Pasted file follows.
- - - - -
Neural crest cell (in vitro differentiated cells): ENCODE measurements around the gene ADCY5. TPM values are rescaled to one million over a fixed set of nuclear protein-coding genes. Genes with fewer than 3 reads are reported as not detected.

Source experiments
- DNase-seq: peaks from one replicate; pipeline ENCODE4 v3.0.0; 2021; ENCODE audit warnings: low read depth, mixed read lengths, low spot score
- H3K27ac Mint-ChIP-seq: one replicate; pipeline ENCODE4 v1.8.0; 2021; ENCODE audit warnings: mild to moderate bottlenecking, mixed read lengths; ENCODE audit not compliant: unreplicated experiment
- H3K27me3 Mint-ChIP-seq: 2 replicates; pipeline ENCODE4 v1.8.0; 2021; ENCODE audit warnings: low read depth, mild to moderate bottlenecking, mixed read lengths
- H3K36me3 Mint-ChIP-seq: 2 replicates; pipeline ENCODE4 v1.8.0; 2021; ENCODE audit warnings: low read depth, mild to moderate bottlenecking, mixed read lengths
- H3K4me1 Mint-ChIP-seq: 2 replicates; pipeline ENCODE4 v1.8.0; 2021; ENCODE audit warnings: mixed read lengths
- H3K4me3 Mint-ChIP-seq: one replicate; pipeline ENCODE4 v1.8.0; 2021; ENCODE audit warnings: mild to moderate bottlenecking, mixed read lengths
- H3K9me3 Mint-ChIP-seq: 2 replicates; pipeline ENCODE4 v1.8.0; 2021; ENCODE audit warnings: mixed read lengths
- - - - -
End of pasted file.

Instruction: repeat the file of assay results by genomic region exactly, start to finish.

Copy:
Neural crest cell (in vitro differentiated cells): ENCODE measurements around the gene ADCY5. TPM values are rescaled to one million over a fixed set of nuclear protein-coding genes. Genes with fewer than 3 reads are reported as not detected.

Source experiments
- DNase-seq: peaks from one replicate; pipeline ENCODE4 v3.0.0; 2021; ENCODE audit warnings: low read depth, mixed read lengths, low spot score
- H3K27ac Mint-ChIP-seq: one replicate; pipeline ENCODE4 v1.8.0; 2021; ENCODE audit warnings: mild to moderate bottlenecking, mixed read lengths; ENCODE audit not compliant: unreplicated experiment
- H3K27me3 Mint-ChIP-seq: 2 replicates; pipeline ENCODE4 v1.8.0; 2021; ENCODE audit warnings: low read depth, mild to moderate bottlenecking, mixed read lengths
- H3K36me3 Mint-ChIP-seq: 2 replicates; pipeline ENCODE4 v1.8.0; 2021; ENCODE audit warnings: low read depth, mild to moderate bottlenecking, mixed read lengths
- H3K4me1 Mint-ChIP-seq: 2 replicates; pipeline ENCODE4 v1.8.0; 2021; ENCODE audit warnings: mixed read lengths
- H3K4me3 Mint-ChIP-seq: one replicate; pipeline ENCODE4 v1.8.0; 2021; ENCODE audit warnings: mild to moderate bottlenecking, mixed read lengths
- H3K9me3 Mint-ChIP-seq: 2 replicates; pipeline ENCODE4 v1.8.0; 2021; ENCODE audit warnings: mixed read lengths